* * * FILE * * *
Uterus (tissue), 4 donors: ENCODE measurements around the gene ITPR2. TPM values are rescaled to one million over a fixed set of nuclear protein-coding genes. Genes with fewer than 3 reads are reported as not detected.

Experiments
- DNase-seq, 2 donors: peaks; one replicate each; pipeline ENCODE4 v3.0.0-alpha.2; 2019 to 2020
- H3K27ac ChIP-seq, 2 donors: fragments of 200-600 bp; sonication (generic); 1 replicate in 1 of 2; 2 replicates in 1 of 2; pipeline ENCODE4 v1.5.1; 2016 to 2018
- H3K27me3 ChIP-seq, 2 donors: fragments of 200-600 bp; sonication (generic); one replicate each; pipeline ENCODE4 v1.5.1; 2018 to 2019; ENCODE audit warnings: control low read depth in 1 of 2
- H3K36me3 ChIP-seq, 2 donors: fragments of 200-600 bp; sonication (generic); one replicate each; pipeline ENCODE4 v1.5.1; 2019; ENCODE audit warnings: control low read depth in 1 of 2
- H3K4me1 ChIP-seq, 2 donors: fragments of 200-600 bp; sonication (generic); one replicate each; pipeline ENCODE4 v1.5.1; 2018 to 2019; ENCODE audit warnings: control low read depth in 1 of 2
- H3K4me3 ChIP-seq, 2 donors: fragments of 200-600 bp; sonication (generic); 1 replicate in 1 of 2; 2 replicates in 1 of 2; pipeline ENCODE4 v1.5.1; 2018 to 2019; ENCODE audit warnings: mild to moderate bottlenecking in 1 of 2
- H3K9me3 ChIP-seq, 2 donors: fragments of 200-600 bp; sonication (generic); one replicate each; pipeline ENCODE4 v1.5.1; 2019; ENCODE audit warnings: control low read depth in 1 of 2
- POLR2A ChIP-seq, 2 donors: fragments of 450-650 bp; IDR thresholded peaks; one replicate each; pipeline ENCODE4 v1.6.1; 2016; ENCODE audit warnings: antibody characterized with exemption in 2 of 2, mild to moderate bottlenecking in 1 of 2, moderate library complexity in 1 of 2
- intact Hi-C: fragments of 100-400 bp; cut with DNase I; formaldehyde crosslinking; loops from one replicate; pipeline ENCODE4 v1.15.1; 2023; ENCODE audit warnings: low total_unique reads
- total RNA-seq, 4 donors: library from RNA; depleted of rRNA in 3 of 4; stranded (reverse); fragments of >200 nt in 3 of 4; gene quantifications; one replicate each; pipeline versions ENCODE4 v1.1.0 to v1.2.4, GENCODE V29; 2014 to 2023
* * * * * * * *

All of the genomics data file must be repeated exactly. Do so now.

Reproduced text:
Uterus (tissue), 4 donors: ENCODE measurements around the gene ITPR2. TPM values are rescaled to one million over a fixed set of nuclear protein-coding genes. Genes with fewer than 3 reads are reported as not detected.

Experiments
- DNase-seq, 2 donors: peaks; one replicate each; pipeline ENCODE4 v3.0.0-alpha.2; 2019 to 2020
- H3K27ac ChIP-seq, 2 donors: fragments of 200-600 bp; sonication (generic); 1 replicate in 1 of 2; 2 replicates in 1 of 2; pipeline ENCODE4 v1.5.1; 2016 to 2018
- H3K27me3 ChIP-seq, 2 donors: fragments of 200-600 bp; sonication (generic); one replicate each; pipeline ENCODE4 v1.5.1; 2018 to 2019; ENCODE audit warnings: control low read depth in 1 of 2
- H3K36me3 ChIP-seq, 2 donors: fragments of 200-600 bp; sonication (generic); one replicate each; pipeline ENCODE4 v1.5.1; 2019; ENCODE audit warnings: control low read depth in 1 of 2
- H3K4me1 ChIP-seq, 2 donors: fragments of 200-600 bp; sonication (generic); one replicate each; pipeline ENCODE4 v1.5.1; 2018 to 2019; ENCODE audit warnings: control low read depth in 1 of 2
- H3K4me3 ChIP-seq, 2 donors: fragments of 200-600 bp; sonication (generic); 1 replicate in 1 of 2; 2 replicates in 1 of 2; pipeline ENCODE4 v1.5.1; 2018 to 2019; ENCODE audit warnings: mild to moderate bottlenecking in 1 of 2
- H3K9me3 ChIP-seq, 2 donors: fragments of 200-600 bp; sonication (generic); one replicate each; pipeline ENCODE4 v1.5.1; 2019; ENCODE audit warnings: control low read depth in 1 of 2
- POLR2A ChIP-seq, 2 donors: fragments of 450-650 bp; IDR thresholded peaks; one replicate each; pipeline ENCODE4 v1.6.1; 2016; ENCODE audit warnings: antibody characterized with exemption in 2 of 2, mild to moderate bottlenecking in 1 of 2, moderate library complexity in 1 of 2
- intact Hi-C: fragments of 100-400 bp; cut with DNase I; formaldehyde crosslinking; loops from one replicate; pipeline ENCODE4 v1.15.1; 2023; ENCODE audit warnings: low total_unique reads
- total RNA-seq, 4 donors: library from RNA; depleted of rRNA in 3 of 4; stranded (reverse); fragments of >200 nt in 3 of 4; gene quantifications; one replicate each; pipeline versions ENCODE4 v1.1.0 to v1.2.4, GENCODE V29; 2014 to 2023